Is increasing complexity inevitable?
The worldwide DNS system is very stable and scalable, but the software underlying it is extremely complex. At ISC we kind of enjoy mastering the intricacies of the DNS. BIND’s most enduring competitive strength may even be our feature-completeness. However, we know that complexity is really the enemy of stability and performance.
ISC has long endeavored to make BIND 9 a ‘reference implementation’ of the IETF DNS standards, but in recent years we have been hearing from our users that more is not always better. Our colleague Bert Hubert from PowerDNS coined the term “the DNS Camel” in a presentation at an IETF DNS Operations working group meeting, in which he protested that the Internet community should stop increasing the complexity of DNS software implementations by constraining the impulse to create additional Internet Standards for the DNS.
How did the DNS become so complicated?
- The Domain Name System - and the BIND 9 software implementation - was first developed at a time when the Internet infrastructure was very different than it is today. Some BIND 9 options reflect that earlier architecture. The dial-up options probably fit into that category, although it is possible they are still useful in some of the more remote corners of the Internet. Soon, additional new network transport protocols, including HTTPS, TLS, and possibly QUIC will further complicate the DNS.
- In the early days of BIND, multi-user operating systems were more heterogenous. BIND implemented some low-level features that were missing in some of the operating systems of the time, even implementing assembly code to adapt to OS variants. Modern operating systems have since obsoleted the
named implementations of those features. We are remediating that complexity with refactoring, such as the recent refactoring in BIND 9.16 to use the libuv library in place of named network code. While adopting other open source components simplifies the BIND 9 code, it does not necessarily simplify the situation for packagers and operators, as the issues that have arisen with availability of libuv have shown.
- The pressures of combatting increasing abuse have spawned many additional features to make the DNS more resilient. Examples in BIND include Response Rate Limiting, Fetches per Server, Response Policy Zones, DNS cookies, Refuse ANY, Pre-fetch and Access Control Lists.
- At the same time, the DNS has scaled up as the Internet use has grown exponentially. This has brought multi-processor systems with multithreaded high performance software, and constant streams of zone updates with incremental zone transfers, and TTL limits.
- Modern innovations like Content Delivery Networks, Software as a Service platforms, special DNS filtering services and other marketing imperatives have driven a plethora of new features, like CNAMES, EDNS Client-Subnet Identifier, and NXDOMAIN redirection.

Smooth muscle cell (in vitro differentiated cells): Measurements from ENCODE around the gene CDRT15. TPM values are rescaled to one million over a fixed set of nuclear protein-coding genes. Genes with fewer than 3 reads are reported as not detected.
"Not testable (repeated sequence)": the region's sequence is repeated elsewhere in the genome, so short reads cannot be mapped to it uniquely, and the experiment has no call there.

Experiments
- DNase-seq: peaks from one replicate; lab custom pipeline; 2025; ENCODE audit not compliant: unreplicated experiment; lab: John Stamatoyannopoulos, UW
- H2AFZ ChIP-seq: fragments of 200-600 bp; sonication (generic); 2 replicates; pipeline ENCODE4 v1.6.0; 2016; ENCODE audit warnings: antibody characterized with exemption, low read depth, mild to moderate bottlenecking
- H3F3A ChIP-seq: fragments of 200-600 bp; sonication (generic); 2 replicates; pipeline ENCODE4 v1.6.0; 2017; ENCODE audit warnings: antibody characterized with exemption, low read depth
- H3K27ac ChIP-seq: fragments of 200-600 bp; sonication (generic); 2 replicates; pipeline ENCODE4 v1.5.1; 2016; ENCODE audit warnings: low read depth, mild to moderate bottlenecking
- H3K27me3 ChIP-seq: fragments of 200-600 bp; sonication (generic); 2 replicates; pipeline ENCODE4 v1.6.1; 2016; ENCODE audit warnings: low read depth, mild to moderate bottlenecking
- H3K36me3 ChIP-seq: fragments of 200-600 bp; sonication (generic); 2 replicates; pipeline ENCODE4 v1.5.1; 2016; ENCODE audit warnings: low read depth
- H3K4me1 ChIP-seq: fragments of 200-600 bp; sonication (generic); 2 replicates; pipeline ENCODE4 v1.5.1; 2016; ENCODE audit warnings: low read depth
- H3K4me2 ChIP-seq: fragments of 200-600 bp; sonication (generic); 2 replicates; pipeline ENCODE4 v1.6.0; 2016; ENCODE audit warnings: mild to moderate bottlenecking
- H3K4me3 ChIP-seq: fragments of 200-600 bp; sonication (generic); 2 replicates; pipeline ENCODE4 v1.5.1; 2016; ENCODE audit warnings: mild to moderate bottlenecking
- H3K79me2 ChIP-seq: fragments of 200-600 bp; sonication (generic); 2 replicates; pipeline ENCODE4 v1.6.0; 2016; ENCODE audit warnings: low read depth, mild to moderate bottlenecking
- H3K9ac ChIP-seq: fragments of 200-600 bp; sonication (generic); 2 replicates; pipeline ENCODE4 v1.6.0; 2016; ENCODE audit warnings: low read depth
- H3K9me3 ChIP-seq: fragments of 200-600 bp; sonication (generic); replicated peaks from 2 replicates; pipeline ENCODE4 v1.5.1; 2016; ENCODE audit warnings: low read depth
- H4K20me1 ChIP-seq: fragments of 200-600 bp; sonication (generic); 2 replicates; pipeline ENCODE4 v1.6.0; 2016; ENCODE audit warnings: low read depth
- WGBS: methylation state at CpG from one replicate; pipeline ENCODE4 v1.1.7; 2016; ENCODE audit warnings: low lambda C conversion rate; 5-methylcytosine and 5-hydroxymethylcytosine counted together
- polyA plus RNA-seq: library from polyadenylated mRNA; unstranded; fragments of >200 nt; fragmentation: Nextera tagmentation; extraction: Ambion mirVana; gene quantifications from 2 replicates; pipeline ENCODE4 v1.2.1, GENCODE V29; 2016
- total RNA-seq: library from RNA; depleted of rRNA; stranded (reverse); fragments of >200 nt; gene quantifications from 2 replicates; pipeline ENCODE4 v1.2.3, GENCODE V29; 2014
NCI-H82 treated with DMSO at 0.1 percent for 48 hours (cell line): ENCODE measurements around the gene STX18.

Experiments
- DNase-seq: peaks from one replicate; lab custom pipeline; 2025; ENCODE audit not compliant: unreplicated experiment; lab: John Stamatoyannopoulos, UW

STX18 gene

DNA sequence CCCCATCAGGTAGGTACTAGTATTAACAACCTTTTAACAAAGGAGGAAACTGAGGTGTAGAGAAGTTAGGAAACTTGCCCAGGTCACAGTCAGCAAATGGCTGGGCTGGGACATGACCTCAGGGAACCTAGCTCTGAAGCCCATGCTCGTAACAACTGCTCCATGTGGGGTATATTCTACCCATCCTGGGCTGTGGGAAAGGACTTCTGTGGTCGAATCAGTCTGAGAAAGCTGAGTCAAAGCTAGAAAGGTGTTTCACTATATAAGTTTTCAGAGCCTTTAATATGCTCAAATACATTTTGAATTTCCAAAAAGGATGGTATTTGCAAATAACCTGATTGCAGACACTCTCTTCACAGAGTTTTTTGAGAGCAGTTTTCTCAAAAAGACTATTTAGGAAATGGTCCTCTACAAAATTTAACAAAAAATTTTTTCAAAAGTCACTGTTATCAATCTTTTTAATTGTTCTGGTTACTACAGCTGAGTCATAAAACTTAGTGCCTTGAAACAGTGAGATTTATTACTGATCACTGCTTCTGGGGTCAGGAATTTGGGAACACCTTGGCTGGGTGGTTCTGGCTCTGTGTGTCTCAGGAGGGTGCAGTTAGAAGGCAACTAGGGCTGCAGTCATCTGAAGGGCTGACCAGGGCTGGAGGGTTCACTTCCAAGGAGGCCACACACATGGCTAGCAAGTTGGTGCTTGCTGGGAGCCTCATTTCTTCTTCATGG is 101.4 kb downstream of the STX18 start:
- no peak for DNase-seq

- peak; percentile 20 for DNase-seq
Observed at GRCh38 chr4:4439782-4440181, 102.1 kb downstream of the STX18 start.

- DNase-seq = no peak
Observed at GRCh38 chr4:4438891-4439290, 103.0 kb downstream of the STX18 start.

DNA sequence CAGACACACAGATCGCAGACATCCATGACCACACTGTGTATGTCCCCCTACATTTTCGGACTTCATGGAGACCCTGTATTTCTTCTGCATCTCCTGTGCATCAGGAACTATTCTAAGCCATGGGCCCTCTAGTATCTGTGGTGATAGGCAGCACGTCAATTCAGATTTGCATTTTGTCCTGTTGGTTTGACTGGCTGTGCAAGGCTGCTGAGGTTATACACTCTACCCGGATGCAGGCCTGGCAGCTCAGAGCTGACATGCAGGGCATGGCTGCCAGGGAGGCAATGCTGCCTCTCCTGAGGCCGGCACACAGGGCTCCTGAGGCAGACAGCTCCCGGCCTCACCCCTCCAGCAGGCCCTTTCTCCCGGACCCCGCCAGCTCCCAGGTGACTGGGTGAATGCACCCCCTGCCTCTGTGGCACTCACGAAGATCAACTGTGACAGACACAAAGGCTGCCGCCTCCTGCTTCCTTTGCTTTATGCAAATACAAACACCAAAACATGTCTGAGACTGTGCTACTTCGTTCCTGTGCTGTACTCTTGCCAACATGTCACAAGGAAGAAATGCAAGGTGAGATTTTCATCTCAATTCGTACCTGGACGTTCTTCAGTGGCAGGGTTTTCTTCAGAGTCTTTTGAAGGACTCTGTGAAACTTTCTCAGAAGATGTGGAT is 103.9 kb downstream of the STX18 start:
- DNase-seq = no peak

Is it possible to reduce software complexity?
Of course it is possible!
Reducing the complexity of BIND 9 requires a combination of refactoring and simplifying obsolete code, and removing obsolete features. The BIND 9 development team has invested quite a bit of effort since 2017 in rewriting some functions, but we haven’t yet removed many features. ISC has published a process for removing features from BIND 9; per that policy we first will ask for user input when we propose to remove a supported feature. We have actually removed a few features, but as you can see from the 980-line long list of options in BIND 9 there are still an enormous number of features remaining.
What kind of features are easy candidates for removal?
- ISC participates in DNS Flag Day, an effort to remove complexity due to workarounds to adapt to incompatible implementations. These can require that
named supervise communications and catch non standards-compliant messages and adjust to them with exceptional behavior.
- We have been removing code that was explicitly added to enable specific obsolete operating systems, such as ULTRIX and Windows 32-bit.
- Some features were added with the intent that they would be a transitional bridge as new technology was phased in; for example, the DNSSEC Look-aside Validator was planned as a transition feature during the early adoption of DNSSEC. Multiple features were added to ease the introduction of IPv6. There is always going to be a debate about when these transitions end, but these features are clearly fair game.
- A few features have proven to be inadvisable. For example, we have removed support for some insecure encryption algorithms (DNSSEC Algorithms 1, 3, 6, and 12, aka RSAMD5, DSA, DSA-NSEC-SHA1, and ECC-GOST.)
Fed up with complexity? Help us identify little-used features and options to remove!
At ISC we will continue to retire features that we think are obsolete. However, it is much harder to remove features than you might think. For any given feature you think is useless, there is someone on the Internet using it. You can help by identifying features you don’t use, or that you think are inadvisable.
Our colleagues at CZ.NIC are running a survey of open source DNS operators to try to determine which features are really in widespread use, and which can perhaps be decremented with little impact. Please help open-source vendors by providing feedback in their survey.
If you don’t want to complete the whole survey, consider at least answering the question about remote telemetry. If we had some data about what features are actually in use, that would be invaluable.
If you can’t be bothered with a survey at all, consider suggesting some of your favorite lame duck features as candidates for removal by emailing the bind-users list.